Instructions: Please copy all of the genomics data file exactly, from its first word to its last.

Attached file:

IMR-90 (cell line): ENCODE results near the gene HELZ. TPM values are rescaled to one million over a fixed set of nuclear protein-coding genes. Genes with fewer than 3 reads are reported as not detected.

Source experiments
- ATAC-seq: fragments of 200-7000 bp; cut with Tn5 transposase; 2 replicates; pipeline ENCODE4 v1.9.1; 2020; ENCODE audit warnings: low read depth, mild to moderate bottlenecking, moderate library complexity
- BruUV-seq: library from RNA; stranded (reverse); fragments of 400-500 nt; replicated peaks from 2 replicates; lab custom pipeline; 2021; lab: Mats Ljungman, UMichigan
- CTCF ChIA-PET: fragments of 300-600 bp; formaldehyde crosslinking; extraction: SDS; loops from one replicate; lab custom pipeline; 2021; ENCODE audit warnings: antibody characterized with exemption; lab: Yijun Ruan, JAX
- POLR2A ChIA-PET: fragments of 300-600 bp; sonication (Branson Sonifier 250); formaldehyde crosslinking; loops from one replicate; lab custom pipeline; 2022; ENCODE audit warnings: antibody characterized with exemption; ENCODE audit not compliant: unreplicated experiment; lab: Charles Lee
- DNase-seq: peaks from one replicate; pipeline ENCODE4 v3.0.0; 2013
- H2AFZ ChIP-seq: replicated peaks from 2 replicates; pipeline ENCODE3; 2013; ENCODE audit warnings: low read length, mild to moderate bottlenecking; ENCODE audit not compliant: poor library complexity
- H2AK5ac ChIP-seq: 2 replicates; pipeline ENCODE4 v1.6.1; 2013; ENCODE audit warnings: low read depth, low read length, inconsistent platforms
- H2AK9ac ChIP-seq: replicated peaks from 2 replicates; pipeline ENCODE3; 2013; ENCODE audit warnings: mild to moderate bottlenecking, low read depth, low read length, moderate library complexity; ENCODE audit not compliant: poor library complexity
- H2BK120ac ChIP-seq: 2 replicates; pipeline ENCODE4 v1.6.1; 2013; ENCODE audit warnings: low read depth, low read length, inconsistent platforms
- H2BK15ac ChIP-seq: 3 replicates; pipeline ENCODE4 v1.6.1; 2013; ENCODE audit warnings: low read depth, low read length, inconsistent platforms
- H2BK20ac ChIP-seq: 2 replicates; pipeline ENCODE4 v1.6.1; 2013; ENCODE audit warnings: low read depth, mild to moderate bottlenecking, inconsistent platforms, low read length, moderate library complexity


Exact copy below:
IMR-90 (cell line): ENCODE results near the gene HELZ. TPM values are rescaled to one million over a fixed set of nuclear protein-coding genes. Genes with fewer than 3 reads are reported as not detected.

Source experiments
- ATAC-seq: fragments of 200-7000 bp; cut with Tn5 transposase; 2 replicates; pipeline ENCODE4 v1.9.1; 2020; ENCODE audit warnings: low read depth, mild to moderate bottlenecking, moderate library complexity
- BruUV-seq: library from RNA; stranded (reverse); fragments of 400-500 nt; replicated peaks from 2 replicates; lab custom pipeline; 2021; lab: Mats Ljungman, UMichigan
- CTCF ChIA-PET: fragments of 300-600 bp; formaldehyde crosslinking; extraction: SDS; loops from one replicate; lab custom pipeline; 2021; ENCODE audit warnings: antibody characterized with exemption; lab: Yijun Ruan, JAX
- POLR2A ChIA-PET: fragments of 300-600 bp; sonication (Branson Sonifier 250); formaldehyde crosslinking; loops from one replicate; lab custom pipeline; 2022; ENCODE audit warnings: antibody characterized with exemption; ENCODE audit not compliant: unreplicated experiment; lab: Charles Lee
- DNase-seq: peaks from one replicate; pipeline ENCODE4 v3.0.0; 2013
- H2AFZ ChIP-seq: replicated peaks from 2 replicates; pipeline ENCODE3; 2013; ENCODE audit warnings: low read length, mild to moderate bottlenecking; ENCODE audit not compliant: poor library complexity
- H2AK5ac ChIP-seq: 2 replicates; pipeline ENCODE4 v1.6.1; 2013; ENCODE audit warnings: low read depth, low read length, inconsistent platforms
- H2AK9ac ChIP-seq: replicated peaks from 2 replicates; pipeline ENCODE3; 2013; ENCODE audit warnings: mild to moderate bottlenecking, low read depth, low read length, moderate library complexity; ENCODE audit not compliant: poor library complexity
- H2BK120ac ChIP-seq: 2 replicates; pipeline ENCODE4 v1.6.1; 2013; ENCODE audit warnings: low read depth, low read length, inconsistent platforms
- H2BK15ac ChIP-seq: 3 replicates; pipeline ENCODE4 v1.6.1; 2013; ENCODE audit warnings: low read depth, low read length, inconsistent platforms
- H2BK20ac ChIP-seq: 2 replicates; pipeline ENCODE4 v1.6.1; 2013; ENCODE audit warnings: low read depth, mild to moderate bottlenecking, inconsistent platforms, low read length, moderate library complexity